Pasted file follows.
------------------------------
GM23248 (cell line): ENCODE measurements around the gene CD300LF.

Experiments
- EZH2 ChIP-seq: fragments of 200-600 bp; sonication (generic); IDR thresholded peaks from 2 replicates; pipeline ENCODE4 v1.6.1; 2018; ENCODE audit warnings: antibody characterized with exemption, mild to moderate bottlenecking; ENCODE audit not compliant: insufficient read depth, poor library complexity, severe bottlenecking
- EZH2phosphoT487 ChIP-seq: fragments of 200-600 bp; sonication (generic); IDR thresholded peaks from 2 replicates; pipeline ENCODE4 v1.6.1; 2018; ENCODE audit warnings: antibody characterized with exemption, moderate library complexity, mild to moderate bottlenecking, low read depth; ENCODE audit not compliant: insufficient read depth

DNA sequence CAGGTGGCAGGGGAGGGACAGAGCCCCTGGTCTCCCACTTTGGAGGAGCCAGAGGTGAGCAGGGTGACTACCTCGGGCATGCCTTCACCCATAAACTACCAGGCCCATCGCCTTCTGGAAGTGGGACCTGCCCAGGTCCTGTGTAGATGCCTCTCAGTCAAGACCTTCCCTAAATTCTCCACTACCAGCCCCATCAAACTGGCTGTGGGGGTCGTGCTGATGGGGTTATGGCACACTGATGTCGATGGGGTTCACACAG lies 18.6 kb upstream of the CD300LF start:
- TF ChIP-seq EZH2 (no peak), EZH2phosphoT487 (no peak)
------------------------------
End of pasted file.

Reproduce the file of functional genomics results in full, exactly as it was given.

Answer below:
GM23248 (cell line): ENCODE measurements around the gene CD300LF.

Experiments
- EZH2 ChIP-seq: fragments of 200-600 bp; sonication (generic); IDR thresholded peaks from 2 replicates; pipeline ENCODE4 v1.6.1; 2018; ENCODE audit warnings: antibody characterized with exemption, mild to moderate bottlenecking; ENCODE audit not compliant: insufficient read depth, poor library complexity, severe bottlenecking
- EZH2phosphoT487 ChIP-seq: fragments of 200-600 bp; sonication (generic); IDR thresholded peaks from 2 replicates; pipeline ENCODE4 v1.6.1; 2018; ENCODE audit warnings: antibody characterized with exemption, moderate library complexity, mild to moderate bottlenecking, low read depth; ENCODE audit not compliant: insufficient read depth

DNA sequence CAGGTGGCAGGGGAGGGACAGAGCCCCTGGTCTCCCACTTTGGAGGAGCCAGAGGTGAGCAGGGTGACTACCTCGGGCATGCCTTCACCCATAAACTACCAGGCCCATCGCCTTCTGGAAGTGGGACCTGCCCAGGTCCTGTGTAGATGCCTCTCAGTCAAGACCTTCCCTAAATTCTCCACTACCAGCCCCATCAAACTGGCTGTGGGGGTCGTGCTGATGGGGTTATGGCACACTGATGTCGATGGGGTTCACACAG lies 18.6 kb upstream of the CD300LF start:
- TF ChIP-seq EZH2 (no peak), EZH2phosphoT487 (no peak)